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Linking pollutant exposure of humpback whales breeding in the Indian Ocean to their feeding habits and feeding areas off Antarctica
Das, K.; Malarvannan, G.; Dirtu, A.; Dulau, V.; Dumont, M.; Lepoint, G.; Mongin, P.; Covaci, A. (2017). Linking pollutant exposure of humpback whales breeding in the Indian Ocean to their feeding habits and feeding areas off Antarctica. Environ. Pollut. 220(Part B): 1090-1099.
In: Environmental Pollution. Elsevier: Barking. ISSN 0269-7491; e-ISSN 1873-6424, meer
Peer reviewed article  

Beschikbaar in  Auteurs 

    Megaptera novaeangliae (Borowski, 1781) [WoRMS]
Author keywords
    Baleen whale; Persistent organic pollutants; Stable isotopes; ReunionIsland; Indian Ocean

Auteurs  Top 
  • Das, K.
  • Malarvannan, G.
  • Dirtu, A.
  • Dulau, V.
  • Dumont, M.
  • Lepoint, G.
  • Mongin, P.
  • Covaci, A.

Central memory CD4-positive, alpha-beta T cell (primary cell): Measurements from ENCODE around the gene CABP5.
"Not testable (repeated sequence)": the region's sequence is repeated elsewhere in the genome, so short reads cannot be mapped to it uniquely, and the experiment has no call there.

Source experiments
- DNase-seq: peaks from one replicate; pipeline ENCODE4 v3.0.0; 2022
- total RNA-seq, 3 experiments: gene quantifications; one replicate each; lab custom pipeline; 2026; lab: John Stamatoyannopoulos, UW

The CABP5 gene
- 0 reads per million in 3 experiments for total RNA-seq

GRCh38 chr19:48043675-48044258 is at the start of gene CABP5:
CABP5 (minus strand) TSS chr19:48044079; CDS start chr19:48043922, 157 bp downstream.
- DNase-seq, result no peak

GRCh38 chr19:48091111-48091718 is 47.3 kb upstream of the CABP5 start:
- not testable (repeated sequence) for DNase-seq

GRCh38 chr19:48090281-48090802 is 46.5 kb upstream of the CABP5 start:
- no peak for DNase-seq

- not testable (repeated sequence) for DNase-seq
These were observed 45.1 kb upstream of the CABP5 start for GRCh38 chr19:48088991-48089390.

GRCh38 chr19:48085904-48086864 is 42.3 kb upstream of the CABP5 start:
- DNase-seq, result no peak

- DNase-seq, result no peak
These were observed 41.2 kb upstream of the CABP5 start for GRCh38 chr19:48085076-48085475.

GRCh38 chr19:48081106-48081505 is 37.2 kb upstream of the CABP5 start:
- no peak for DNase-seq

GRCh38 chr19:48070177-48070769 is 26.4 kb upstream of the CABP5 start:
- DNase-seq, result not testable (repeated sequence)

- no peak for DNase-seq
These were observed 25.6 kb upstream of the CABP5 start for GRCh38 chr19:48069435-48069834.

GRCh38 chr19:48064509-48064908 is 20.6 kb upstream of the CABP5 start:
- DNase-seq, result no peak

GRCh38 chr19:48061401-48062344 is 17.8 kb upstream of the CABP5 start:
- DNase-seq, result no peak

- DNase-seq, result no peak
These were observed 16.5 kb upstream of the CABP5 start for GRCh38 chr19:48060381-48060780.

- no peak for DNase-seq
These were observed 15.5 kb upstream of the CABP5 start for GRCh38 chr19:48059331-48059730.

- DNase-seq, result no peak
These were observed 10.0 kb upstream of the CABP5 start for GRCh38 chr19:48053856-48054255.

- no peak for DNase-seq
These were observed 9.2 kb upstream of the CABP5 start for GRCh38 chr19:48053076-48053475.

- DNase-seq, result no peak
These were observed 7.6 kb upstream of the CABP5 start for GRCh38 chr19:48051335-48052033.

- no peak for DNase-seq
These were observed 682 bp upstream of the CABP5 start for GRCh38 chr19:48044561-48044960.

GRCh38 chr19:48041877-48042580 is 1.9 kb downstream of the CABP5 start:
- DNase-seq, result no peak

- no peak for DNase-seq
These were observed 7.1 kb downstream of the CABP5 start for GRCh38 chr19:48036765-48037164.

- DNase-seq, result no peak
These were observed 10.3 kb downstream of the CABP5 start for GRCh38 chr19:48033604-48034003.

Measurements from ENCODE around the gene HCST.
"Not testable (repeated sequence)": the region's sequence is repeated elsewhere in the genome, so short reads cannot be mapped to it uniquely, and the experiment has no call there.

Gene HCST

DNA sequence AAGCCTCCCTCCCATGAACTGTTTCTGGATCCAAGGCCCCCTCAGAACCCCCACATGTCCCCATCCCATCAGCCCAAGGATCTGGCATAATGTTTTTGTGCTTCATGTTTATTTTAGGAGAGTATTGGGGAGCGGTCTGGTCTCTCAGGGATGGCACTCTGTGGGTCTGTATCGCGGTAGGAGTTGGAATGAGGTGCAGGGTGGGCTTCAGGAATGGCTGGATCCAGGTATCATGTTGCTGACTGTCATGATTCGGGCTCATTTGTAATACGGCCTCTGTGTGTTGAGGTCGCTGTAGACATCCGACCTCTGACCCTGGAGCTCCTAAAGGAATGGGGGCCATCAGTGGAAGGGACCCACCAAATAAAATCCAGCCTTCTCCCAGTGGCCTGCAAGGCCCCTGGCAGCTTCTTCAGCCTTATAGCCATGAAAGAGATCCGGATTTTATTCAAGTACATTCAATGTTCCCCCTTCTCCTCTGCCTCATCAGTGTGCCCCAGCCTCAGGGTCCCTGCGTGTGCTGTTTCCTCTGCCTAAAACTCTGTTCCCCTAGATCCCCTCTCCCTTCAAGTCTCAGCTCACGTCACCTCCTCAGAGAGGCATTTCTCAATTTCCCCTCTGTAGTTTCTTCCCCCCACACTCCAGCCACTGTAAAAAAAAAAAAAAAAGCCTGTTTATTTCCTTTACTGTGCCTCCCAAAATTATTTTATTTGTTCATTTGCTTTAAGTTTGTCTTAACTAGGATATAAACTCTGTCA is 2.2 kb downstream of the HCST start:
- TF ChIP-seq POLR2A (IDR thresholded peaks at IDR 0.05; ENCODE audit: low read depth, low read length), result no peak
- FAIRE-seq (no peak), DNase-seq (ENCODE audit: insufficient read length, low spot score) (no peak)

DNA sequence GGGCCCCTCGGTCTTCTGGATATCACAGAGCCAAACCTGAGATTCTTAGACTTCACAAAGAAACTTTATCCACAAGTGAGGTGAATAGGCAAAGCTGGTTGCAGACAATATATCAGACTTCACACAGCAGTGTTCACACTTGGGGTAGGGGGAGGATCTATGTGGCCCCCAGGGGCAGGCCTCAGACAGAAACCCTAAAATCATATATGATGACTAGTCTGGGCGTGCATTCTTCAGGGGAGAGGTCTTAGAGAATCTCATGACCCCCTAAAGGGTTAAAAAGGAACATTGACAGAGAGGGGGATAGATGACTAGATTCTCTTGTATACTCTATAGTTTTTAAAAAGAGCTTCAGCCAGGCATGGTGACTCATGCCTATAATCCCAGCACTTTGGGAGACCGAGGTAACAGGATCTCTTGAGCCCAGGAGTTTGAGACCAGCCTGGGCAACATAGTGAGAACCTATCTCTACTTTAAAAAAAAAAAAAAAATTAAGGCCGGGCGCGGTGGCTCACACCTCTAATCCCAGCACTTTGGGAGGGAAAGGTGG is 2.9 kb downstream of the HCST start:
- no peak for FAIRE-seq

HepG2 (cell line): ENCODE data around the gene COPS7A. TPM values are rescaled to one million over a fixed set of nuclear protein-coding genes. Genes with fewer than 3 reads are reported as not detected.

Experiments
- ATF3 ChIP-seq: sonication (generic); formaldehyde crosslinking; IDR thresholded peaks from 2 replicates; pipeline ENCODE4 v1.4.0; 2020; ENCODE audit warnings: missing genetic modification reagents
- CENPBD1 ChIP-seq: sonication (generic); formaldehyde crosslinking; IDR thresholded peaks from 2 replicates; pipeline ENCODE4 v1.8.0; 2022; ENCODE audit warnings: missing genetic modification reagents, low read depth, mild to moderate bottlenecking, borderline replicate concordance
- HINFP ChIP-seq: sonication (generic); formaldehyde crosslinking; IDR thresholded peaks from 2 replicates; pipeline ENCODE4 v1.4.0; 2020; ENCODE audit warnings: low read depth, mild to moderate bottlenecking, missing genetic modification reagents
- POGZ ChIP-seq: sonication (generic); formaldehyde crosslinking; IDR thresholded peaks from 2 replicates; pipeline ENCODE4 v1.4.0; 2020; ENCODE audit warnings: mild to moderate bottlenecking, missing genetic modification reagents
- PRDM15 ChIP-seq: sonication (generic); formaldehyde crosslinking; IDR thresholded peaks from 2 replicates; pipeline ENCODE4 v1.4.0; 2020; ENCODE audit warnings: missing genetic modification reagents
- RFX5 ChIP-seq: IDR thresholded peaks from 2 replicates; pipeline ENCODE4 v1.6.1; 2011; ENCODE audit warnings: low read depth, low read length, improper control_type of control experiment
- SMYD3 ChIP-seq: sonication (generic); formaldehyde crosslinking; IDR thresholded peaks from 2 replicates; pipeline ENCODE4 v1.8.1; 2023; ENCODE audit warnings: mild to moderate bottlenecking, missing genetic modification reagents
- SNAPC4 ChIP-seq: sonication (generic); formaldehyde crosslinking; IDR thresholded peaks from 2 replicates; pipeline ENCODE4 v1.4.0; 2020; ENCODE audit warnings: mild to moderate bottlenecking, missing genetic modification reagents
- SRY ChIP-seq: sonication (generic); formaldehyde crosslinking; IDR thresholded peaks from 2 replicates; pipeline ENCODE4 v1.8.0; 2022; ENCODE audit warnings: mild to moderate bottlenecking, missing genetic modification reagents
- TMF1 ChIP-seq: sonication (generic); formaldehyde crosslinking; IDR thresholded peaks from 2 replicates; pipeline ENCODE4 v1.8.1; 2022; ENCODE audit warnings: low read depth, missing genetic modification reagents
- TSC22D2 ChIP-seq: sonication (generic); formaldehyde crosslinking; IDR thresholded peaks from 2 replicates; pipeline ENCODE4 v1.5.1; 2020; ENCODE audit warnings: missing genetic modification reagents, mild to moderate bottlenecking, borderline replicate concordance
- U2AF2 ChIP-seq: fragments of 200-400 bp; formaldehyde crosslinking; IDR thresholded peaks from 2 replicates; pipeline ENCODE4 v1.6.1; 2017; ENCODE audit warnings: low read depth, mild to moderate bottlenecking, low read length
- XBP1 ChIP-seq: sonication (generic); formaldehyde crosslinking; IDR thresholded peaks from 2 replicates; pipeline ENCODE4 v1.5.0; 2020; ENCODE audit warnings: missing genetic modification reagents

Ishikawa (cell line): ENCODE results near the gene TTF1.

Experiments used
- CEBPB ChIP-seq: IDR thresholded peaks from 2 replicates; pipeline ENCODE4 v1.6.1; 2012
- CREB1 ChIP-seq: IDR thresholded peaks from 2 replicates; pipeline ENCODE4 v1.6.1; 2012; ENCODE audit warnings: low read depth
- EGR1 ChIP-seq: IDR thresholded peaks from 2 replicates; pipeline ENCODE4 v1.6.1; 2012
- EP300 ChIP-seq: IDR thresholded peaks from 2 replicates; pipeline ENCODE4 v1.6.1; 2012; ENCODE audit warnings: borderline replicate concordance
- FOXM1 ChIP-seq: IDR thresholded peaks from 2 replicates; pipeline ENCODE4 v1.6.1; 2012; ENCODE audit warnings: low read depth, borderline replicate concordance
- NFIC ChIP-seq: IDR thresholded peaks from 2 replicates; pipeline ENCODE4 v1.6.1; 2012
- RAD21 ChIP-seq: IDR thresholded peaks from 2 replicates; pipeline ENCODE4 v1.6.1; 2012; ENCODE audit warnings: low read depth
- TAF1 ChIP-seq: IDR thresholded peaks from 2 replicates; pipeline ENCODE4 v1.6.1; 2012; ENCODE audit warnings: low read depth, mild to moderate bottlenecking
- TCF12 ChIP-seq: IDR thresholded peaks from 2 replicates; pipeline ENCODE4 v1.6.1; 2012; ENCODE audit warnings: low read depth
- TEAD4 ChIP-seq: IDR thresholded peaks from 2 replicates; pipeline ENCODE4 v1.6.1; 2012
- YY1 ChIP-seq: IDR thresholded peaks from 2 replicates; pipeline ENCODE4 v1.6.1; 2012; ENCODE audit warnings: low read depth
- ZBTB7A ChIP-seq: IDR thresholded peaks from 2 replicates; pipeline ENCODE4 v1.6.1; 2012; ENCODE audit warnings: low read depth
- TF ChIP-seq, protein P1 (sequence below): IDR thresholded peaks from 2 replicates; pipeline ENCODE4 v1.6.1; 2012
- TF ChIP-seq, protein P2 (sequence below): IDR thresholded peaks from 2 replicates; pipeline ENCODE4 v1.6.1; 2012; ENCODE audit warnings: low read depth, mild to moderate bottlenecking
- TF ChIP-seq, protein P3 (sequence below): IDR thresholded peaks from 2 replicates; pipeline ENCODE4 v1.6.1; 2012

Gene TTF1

Humpback whales, Megaptera novaeangliae, breeding off la Reunion Island (Indian Ocean) undergo large-scale seasonal migrations between summer feeding grounds near Antarctica and their reproductive winter grounds in the Indian Ocean. The main scope of the current study was to investigate chemical exposure of humpback whales breeding in the Indian Ocean by providing the first published data on this breeding stock concerning persistent organic pollutants (POPs), namely polychlorinated biphenyls (PCBs), hexachlorobenzene (HCB), hexachlorocyclohexanes (HCHs), DDT and its metabolites (DDTs), chlordane compounds (CHLs), polybrominated diphenyl ethers (PBDEs), and methoxylated PBDEs (MeO-PBDEs). Analyses of stable isotopes δ13C and δ15N in skin resulted in further insight in their feeding ecology, which was in agreement with a diet focused mainly on low trophic level prey species, such as krill from Antarctica. POPs were measured in all humpback whales in the order of HCB > DDTs > CHLs > HCHs > PCBs > PBDEs > MeO-BDEs. HCB (median: 24 ng g−1 lw) and DDTs (median: 7.7 ng g−1 lw) were the predominant compounds in all whale biopsies. Among DDT compounds, p,p′-DDE was the major organohalogenated pollutant, reflecting its long-term accumulation in humpback whales. Significantly lower concentrations of HCB and DDTs were found in females than in males (p < 0.001). Other compounds were similar between the two genders (p > 0.05). Differences in the HCB and DDTs suggested gender-specific transfer of some compounds to the offspring. POP concentrations were lower than previously reported results for humpback whales sampled near the Antarctic Peninsula, suggesting potential influence of their nutritional status and may indicate different exposures of the whales according to their feeding zones. Further investigations are required to assess exposure of southern humpback whales throughout their feeding zones.

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